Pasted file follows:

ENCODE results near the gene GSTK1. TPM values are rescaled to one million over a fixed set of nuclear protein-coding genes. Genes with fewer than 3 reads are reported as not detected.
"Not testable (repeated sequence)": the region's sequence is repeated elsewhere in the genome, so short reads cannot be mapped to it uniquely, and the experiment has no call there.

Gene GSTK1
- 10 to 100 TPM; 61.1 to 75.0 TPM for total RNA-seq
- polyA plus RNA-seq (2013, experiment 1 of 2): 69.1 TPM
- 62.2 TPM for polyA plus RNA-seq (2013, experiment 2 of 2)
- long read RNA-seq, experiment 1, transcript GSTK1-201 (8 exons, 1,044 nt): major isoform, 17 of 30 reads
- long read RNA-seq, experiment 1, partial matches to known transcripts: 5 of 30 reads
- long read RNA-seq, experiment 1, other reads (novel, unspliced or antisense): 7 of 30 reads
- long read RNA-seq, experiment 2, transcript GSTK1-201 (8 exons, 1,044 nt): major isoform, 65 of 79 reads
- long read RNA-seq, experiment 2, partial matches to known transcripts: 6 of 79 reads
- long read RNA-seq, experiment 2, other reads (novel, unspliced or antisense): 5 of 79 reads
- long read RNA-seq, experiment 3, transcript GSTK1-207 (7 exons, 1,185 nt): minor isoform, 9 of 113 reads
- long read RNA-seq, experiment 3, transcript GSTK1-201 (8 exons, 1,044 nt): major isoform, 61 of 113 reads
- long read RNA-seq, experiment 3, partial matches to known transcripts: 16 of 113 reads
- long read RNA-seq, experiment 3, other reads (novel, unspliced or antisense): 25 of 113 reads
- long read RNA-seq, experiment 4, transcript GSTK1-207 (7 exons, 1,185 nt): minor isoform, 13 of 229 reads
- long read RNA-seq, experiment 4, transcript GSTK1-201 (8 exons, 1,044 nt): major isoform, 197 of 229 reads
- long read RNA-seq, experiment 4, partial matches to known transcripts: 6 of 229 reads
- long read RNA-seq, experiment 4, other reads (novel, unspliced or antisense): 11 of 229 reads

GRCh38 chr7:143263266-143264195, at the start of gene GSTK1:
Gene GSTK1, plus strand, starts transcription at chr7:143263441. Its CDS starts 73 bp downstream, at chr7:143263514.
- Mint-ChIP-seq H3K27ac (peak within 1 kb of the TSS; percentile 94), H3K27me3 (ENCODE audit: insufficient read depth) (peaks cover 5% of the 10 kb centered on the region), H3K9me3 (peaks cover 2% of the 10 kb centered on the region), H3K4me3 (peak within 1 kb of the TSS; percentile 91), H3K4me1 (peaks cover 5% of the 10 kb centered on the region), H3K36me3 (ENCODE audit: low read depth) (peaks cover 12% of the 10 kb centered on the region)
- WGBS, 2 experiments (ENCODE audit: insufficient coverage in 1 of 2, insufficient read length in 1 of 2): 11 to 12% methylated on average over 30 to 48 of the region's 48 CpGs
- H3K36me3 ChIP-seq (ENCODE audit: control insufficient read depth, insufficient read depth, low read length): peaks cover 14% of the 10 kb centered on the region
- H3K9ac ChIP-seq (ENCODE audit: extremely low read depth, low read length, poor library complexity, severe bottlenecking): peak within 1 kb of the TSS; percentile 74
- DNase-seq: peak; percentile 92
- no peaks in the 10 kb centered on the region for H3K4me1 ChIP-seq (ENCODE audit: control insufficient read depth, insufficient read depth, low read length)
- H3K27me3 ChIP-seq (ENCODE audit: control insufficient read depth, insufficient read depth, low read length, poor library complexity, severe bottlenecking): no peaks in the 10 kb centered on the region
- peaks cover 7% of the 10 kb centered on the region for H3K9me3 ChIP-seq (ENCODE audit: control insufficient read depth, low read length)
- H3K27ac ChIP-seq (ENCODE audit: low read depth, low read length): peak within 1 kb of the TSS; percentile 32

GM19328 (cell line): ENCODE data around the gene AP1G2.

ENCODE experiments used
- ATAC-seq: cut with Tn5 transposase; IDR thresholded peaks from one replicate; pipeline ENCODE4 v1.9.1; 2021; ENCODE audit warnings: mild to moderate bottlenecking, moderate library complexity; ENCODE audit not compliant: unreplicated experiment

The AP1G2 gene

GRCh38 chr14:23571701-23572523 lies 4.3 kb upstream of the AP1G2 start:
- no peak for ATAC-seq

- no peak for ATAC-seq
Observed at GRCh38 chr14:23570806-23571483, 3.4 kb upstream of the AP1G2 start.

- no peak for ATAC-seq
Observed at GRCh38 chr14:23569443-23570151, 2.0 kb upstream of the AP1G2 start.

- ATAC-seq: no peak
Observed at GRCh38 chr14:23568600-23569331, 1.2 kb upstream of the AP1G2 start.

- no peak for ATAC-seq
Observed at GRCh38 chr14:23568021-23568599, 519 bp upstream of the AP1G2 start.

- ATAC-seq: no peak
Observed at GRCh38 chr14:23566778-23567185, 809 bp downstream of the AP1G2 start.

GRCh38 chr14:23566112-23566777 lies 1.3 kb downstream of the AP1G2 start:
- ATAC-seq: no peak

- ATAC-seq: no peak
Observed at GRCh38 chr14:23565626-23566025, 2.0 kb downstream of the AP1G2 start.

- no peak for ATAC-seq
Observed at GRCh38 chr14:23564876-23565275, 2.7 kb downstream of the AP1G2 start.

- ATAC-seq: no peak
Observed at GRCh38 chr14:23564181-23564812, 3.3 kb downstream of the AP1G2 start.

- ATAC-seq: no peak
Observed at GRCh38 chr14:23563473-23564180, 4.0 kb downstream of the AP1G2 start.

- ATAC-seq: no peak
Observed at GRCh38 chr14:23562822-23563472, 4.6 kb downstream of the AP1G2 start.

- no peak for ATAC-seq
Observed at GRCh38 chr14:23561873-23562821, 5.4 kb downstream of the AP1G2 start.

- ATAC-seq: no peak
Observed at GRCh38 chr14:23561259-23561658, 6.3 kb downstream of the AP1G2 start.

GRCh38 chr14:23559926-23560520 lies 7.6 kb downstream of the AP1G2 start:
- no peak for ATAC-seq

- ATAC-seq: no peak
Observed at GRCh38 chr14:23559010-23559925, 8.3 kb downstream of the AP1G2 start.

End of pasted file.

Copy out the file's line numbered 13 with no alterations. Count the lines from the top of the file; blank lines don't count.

- long read RNA-seq, experiment 3, transcript GSTK1-207 (7 exons, 1,185 nt): minor isoform, 9 of 113 reads